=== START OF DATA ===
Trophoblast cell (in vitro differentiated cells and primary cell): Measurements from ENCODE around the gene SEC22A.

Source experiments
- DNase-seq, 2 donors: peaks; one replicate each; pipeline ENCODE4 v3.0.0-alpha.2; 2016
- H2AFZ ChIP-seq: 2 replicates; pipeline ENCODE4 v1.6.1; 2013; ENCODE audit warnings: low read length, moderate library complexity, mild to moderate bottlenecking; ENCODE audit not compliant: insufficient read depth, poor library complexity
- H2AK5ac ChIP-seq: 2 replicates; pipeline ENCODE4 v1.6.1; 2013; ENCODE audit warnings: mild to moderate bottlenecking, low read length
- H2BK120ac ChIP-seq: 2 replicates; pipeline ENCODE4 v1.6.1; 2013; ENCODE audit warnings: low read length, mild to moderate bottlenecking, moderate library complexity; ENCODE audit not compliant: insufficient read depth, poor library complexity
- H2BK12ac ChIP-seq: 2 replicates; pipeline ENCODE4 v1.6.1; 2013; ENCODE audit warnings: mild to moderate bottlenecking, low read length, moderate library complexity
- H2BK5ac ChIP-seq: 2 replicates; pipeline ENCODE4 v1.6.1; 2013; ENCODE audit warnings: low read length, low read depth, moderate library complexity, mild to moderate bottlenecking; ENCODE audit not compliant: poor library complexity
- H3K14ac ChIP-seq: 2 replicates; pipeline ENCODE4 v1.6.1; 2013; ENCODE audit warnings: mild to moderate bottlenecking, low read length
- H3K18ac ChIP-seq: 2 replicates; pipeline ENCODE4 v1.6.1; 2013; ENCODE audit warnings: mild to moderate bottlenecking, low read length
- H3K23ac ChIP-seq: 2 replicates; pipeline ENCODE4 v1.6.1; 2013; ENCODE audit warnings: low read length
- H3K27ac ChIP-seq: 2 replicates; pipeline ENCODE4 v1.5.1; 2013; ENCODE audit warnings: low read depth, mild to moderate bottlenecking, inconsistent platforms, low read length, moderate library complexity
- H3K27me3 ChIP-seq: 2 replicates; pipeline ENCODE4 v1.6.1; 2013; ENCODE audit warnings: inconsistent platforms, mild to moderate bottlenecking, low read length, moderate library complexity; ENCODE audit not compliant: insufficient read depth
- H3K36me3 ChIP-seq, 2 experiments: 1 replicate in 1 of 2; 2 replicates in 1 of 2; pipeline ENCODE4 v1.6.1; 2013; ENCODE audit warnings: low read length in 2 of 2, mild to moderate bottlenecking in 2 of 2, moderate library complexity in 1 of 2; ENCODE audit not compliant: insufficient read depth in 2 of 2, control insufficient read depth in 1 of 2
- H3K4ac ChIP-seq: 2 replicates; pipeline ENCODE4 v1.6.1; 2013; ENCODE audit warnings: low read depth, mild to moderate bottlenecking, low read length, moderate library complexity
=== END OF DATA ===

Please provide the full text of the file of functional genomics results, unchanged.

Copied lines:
Trophoblast cell (in vitro differentiated cells and primary cell): Measurements from ENCODE around the gene SEC22A.

Source experiments
- DNase-seq, 2 donors: peaks; one replicate each; pipeline ENCODE4 v3.0.0-alpha.2; 2016
- H2AFZ ChIP-seq: 2 replicates; pipeline ENCODE4 v1.6.1; 2013; ENCODE audit warnings: low read length, moderate library complexity, mild to moderate bottlenecking; ENCODE audit not compliant: insufficient read depth, poor library complexity
- H2AK5ac ChIP-seq: 2 replicates; pipeline ENCODE4 v1.6.1; 2013; ENCODE audit warnings: mild to moderate bottlenecking, low read length
- H2BK120ac ChIP-seq: 2 replicates; pipeline ENCODE4 v1.6.1; 2013; ENCODE audit warnings: low read length, mild to moderate bottlenecking, moderate library complexity; ENCODE audit not compliant: insufficient read depth, poor library complexity
- H2BK12ac ChIP-seq: 2 replicates; pipeline ENCODE4 v1.6.1; 2013; ENCODE audit warnings: mild to moderate bottlenecking, low read length, moderate library complexity
- H2BK5ac ChIP-seq: 2 replicates; pipeline ENCODE4 v1.6.1; 2013; ENCODE audit warnings: low read length, low read depth, moderate library complexity, mild to moderate bottlenecking; ENCODE audit not compliant: poor library complexity
- H3K14ac ChIP-seq: 2 replicates; pipeline ENCODE4 v1.6.1; 2013; ENCODE audit warnings: mild to moderate bottlenecking, low read length
- H3K18ac ChIP-seq: 2 replicates; pipeline ENCODE4 v1.6.1; 2013; ENCODE audit warnings: mild to moderate bottlenecking, low read length
- H3K23ac ChIP-seq: 2 replicates; pipeline ENCODE4 v1.6.1; 2013; ENCODE audit warnings: low read length
- H3K27ac ChIP-seq: 2 replicates; pipeline ENCODE4 v1.5.1; 2013; ENCODE audit warnings: low read depth, mild to moderate bottlenecking, inconsistent platforms, low read length, moderate library complexity
- H3K27me3 ChIP-seq: 2 replicates; pipeline ENCODE4 v1.6.1; 2013; ENCODE audit warnings: inconsistent platforms, mild to moderate bottlenecking, low read length, moderate library complexity; ENCODE audit not compliant: insufficient read depth
- H3K36me3 ChIP-seq, 2 experiments: 1 replicate in 1 of 2; 2 replicates in 1 of 2; pipeline ENCODE4 v1.6.1; 2013; ENCODE audit warnings: low read length in 2 of 2, mild to moderate bottlenecking in 2 of 2, moderate library complexity in 1 of 2; ENCODE audit not compliant: insufficient read depth in 2 of 2, control insufficient read depth in 1 of 2
- H3K4ac ChIP-seq: 2 replicates; pipeline ENCODE4 v1.6.1; 2013; ENCODE audit warnings: low read depth, mild to moderate bottlenecking, low read length, moderate library complexity